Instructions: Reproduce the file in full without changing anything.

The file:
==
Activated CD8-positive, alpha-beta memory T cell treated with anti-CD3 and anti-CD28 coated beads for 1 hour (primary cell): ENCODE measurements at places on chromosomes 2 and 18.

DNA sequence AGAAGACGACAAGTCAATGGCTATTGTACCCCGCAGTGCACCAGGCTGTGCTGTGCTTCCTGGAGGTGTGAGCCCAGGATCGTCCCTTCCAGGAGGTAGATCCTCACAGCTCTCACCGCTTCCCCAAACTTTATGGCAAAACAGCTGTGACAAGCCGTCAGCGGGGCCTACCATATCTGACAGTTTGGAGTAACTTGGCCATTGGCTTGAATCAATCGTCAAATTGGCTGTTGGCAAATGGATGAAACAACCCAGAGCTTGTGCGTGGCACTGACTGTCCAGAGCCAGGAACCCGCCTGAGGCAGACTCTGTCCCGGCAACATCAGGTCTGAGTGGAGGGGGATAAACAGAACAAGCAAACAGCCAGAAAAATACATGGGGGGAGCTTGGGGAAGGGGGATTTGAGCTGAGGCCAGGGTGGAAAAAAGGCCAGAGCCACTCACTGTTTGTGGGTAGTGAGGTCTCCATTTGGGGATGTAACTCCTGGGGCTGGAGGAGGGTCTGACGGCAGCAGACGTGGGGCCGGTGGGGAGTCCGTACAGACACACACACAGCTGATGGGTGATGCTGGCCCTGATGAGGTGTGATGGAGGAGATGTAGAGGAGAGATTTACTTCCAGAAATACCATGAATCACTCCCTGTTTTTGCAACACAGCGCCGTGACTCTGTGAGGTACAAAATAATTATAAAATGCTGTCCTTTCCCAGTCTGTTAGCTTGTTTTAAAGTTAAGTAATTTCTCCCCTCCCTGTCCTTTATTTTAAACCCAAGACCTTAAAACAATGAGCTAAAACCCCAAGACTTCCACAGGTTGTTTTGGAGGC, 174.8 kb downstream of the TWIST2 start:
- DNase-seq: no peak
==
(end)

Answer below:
Activated CD8-positive, alpha-beta memory T cell treated with anti-CD3 and anti-CD28 coated beads for 1 hour (primary cell): ENCODE measurements at places on chromosomes 2 and 18.

DNA sequence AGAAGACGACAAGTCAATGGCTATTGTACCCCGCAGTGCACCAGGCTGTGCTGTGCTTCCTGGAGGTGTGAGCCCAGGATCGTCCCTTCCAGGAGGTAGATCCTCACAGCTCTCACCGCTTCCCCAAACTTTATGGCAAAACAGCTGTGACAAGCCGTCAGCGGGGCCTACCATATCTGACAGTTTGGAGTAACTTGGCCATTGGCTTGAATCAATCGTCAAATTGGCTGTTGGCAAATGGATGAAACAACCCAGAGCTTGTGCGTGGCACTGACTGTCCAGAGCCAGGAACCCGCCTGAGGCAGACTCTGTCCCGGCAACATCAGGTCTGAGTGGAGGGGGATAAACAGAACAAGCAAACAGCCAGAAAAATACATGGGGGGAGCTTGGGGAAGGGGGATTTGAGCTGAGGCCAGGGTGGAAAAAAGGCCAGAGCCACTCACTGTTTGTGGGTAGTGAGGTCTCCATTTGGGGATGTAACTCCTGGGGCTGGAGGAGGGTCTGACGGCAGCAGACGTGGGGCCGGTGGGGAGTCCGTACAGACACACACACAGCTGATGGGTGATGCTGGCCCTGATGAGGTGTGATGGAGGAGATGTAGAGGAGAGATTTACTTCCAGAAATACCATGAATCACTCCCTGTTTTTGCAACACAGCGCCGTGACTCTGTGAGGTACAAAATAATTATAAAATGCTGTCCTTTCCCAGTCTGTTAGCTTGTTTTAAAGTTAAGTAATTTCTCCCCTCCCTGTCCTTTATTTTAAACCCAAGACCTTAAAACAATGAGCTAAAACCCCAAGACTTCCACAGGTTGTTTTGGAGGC, 174.8 kb downstream of the TWIST2 start:
- DNase-seq: no peak